We know that pet food labels can often be confusing, especially when there’s a long list of ingredients that aren’t always familiar. Dr. Colleen Smith from Chattanooga Holistic Animal Institute in Chattanooga, TN is here to break down all the ingredients that may not be so nutritious for your pet’s health. Some ingredients found in pet foods and treats can unfortunately cause long-term illnesses, allergic reactions, and other health issues. As pet parents, Dr. Smith highlights just how important it is to do our due diligence in researching the ingredients in foods that we are providing to our pets on a daily basis. To learn about certain ingredients and preservatives you should avoid when you’re at your local pet store, read below!
Written by: Colleen Smith, DVM, CVA, CVCP
As pet owners, we all want to give our beloved cats and dogs the best nutrition we can. Luckily, there is much new information now as to how nutrition is used as medicine. Hippocrates once said, “Let food be thy medicine and medicine be thy food” which is the simplest way to say you are what you eat!
The veterinary and human medical fields are slowly starting to learn and realize nutrients are far more important than ingredients. For example, the protein of cooked egg is almost 100% bioavailable (meaning the degree to which the body digests, assimilates and absorbs food.) On the other hand, plant-based proteins found in pet food and treats look good on a computer to increase the protein percentage, but seriously lack most of the amino acids needed for a complete and bioavailable protein.
What are some examples of harmful pet food ingredients?
In many of the treats we give to our pets, the binders, dyes and preservatives can be a serious health risk. A popular dog treat ingredient list contains: Wheat Flour, Beef, Soy Flour, Corn Syrup, Water Sufficient for Processing, Propylene Glycol, Liver, Animal Fat (BHA Used As A Preservative), Dried Cheese Product, Chicken By-Product Meal, Calcium Sulfate, Potassium Chloride, Salt, Phosphoric Acid, Vegetable Oil, Titanium Dioxide (Color), Garlic Powder, Sorbic Acid (Used As A Preservative), Potassium Sorbate (Used As A Preservative), Natural Smoke Flavor, Yellow 6, Yellow 5, Red 40, BHA (Used As A Preservative), Citric Acid (Used As A Preservative).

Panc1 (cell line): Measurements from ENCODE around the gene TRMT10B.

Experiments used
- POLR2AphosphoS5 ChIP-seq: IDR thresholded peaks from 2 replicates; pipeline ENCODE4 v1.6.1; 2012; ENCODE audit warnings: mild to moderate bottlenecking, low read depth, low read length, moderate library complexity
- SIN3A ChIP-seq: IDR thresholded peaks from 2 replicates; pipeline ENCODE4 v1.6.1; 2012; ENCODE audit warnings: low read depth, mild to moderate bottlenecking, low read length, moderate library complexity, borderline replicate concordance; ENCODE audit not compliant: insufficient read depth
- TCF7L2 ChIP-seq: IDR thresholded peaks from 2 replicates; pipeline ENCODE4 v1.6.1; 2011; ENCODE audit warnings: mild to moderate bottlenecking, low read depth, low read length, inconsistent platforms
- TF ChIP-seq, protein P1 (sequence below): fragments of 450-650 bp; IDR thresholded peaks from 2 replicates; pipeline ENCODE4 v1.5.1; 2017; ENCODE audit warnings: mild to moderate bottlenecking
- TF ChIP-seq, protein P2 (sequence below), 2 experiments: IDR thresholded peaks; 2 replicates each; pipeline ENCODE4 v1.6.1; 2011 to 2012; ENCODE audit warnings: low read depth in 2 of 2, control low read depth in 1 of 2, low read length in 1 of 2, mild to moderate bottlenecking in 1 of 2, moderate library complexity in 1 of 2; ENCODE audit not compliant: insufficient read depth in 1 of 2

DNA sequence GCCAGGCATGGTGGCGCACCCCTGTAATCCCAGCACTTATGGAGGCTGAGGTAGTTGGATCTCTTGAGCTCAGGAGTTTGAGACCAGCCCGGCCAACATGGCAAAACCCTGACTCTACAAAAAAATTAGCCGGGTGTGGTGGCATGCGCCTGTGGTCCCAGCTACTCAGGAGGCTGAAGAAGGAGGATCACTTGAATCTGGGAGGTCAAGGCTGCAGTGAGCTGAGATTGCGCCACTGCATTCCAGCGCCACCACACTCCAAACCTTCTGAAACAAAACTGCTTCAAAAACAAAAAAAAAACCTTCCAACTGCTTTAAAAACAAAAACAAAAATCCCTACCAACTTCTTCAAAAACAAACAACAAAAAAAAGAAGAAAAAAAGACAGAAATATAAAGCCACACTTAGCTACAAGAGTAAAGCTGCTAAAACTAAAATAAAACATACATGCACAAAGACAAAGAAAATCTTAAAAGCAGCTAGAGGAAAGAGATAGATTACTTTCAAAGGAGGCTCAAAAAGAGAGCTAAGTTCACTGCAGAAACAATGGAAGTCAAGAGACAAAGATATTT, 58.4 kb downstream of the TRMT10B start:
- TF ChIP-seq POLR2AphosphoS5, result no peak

Let’s break this list down:
- Wheat and Soy flour are poor quality binders and are highly processed carbohydrates that can cause glucose and insulin spikes in the body.
- Corn syrup also is the worst offender of causing glucose and insulin spikes.
- Propylene glycol which makes treats soft and chewy can cause skin irritations and allergic reactions, can have potential toxicity to the kidneys and liver, and possible neurologic and cardiovascular problems. It is also extremely toxic to cats!
- BHA (and BHT) used as a preservative for fats is found to cause cancer in lab animals.
- Titanium Dioxide particles are linked to increased oxidative stress, which causes a type of inflammation that can deactivate normal cell processes that control cancer cell development.
- Chicken by-product meal may sound good but that can range from real meat to feathers and beaks.
- Natural smoke flavor has a possible link to DNA damage.
- Food dyes especially yellow 5, 6 and red 40 contain the chemical benzene, a known carcinogen. Most of the world has banned the use of these specific artificial dyes. Unfortunately, many American companies still freely use those additives.
Why is it important to research pet food ingredients?
When buying your favorite pet companion a new food or treat, take a closer look at the ingredient list and do a little research. Many people find their pets love these treats but it’s primarily because they are loaded with sugar. There is almost nothing found in the above treat that you could find in the wild as a natural food source. As a veterinarian, I’m finding more and more of my patients with preventable illnesses that primarily are caused by the food and treats they are being fed. Removing these very unnatural and chemically-laden treats and foods can have very immediate and long-lasting positive impacts on our pet’s health and well-being.